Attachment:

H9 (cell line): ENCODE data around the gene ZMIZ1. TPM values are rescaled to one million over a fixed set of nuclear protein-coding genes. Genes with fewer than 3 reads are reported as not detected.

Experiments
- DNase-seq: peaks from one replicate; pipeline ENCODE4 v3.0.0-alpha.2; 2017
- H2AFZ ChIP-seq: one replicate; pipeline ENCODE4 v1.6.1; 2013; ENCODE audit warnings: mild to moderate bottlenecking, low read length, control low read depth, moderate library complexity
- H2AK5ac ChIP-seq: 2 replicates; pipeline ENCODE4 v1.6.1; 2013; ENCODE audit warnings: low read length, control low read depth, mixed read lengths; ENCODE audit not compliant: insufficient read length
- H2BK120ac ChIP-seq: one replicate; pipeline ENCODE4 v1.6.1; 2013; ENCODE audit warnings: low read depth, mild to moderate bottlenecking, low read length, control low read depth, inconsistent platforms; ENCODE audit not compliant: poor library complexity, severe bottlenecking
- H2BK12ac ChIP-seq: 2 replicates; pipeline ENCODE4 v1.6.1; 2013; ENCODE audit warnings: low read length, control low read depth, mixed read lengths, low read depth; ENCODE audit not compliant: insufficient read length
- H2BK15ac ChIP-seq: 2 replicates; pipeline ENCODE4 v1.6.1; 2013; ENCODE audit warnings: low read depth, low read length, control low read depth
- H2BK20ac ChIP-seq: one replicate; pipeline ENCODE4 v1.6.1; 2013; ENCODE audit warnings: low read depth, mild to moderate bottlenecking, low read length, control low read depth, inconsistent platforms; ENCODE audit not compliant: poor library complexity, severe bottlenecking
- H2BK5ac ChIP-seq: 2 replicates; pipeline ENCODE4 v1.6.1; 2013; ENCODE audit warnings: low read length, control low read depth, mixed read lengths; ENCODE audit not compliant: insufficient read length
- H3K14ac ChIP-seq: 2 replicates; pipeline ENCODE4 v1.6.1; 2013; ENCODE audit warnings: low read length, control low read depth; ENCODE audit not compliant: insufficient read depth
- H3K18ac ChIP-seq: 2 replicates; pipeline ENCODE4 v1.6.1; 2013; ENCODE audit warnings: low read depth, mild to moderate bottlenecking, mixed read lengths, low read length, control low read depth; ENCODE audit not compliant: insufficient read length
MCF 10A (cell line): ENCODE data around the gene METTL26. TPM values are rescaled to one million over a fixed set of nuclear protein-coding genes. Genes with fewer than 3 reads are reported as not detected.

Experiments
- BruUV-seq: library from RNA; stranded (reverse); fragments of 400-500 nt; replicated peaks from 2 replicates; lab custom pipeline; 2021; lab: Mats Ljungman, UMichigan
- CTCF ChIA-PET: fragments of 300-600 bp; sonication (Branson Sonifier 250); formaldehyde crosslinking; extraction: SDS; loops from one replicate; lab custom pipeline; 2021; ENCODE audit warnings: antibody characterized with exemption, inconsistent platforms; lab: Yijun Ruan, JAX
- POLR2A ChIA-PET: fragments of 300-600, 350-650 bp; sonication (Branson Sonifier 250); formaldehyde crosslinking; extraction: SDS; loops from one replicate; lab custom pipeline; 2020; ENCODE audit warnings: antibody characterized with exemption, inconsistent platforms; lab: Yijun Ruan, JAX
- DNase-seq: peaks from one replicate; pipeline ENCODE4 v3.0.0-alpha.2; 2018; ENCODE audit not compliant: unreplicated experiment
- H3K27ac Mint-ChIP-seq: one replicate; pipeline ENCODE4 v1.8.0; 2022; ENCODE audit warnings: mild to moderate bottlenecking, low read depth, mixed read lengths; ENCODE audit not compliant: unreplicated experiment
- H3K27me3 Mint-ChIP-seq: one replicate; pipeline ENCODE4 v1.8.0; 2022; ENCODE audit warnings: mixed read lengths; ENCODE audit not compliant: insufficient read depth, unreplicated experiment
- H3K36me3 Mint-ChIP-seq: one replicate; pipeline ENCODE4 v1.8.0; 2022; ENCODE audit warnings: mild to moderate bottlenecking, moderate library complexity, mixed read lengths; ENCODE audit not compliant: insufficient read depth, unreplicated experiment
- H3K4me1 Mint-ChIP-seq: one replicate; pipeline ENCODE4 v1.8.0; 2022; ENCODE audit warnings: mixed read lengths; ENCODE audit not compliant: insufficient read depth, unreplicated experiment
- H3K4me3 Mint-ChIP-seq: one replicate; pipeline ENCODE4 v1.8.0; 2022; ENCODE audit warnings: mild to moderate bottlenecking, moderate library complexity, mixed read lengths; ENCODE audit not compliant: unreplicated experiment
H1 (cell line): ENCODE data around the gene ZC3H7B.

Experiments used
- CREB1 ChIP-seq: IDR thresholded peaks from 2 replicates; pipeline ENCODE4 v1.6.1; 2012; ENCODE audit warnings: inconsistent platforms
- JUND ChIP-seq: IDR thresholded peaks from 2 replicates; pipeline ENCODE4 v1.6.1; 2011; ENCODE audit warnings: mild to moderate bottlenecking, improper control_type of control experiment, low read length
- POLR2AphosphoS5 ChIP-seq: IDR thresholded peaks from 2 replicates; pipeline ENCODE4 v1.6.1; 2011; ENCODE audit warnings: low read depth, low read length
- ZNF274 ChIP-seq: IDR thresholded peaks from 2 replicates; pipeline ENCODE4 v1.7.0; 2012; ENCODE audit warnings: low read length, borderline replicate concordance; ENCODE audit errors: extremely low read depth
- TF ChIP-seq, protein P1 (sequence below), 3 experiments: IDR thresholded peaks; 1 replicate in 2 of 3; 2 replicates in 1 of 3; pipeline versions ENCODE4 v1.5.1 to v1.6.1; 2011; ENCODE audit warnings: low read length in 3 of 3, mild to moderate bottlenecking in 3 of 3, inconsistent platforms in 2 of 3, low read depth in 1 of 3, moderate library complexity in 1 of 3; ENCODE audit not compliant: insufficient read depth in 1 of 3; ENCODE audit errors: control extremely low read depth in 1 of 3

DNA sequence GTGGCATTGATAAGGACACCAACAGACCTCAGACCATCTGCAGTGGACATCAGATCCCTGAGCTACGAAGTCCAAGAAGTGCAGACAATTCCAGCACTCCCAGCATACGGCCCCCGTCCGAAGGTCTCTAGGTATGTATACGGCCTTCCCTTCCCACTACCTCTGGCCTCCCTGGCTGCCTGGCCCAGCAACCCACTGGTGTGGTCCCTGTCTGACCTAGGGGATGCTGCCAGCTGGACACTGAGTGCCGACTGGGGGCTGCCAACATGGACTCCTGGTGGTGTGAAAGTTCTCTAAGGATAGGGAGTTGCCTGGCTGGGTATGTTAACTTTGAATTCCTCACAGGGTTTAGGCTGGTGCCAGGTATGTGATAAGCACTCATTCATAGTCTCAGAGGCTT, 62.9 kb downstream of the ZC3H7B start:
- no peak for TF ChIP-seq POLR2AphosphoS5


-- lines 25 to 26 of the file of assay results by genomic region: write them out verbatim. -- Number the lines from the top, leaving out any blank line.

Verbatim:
Experiments used
- CREB1 ChIP-seq: IDR thresholded peaks from 2 replicates; pipeline ENCODE4 v1.6.1; 2012; ENCODE audit warnings: inconsistent platforms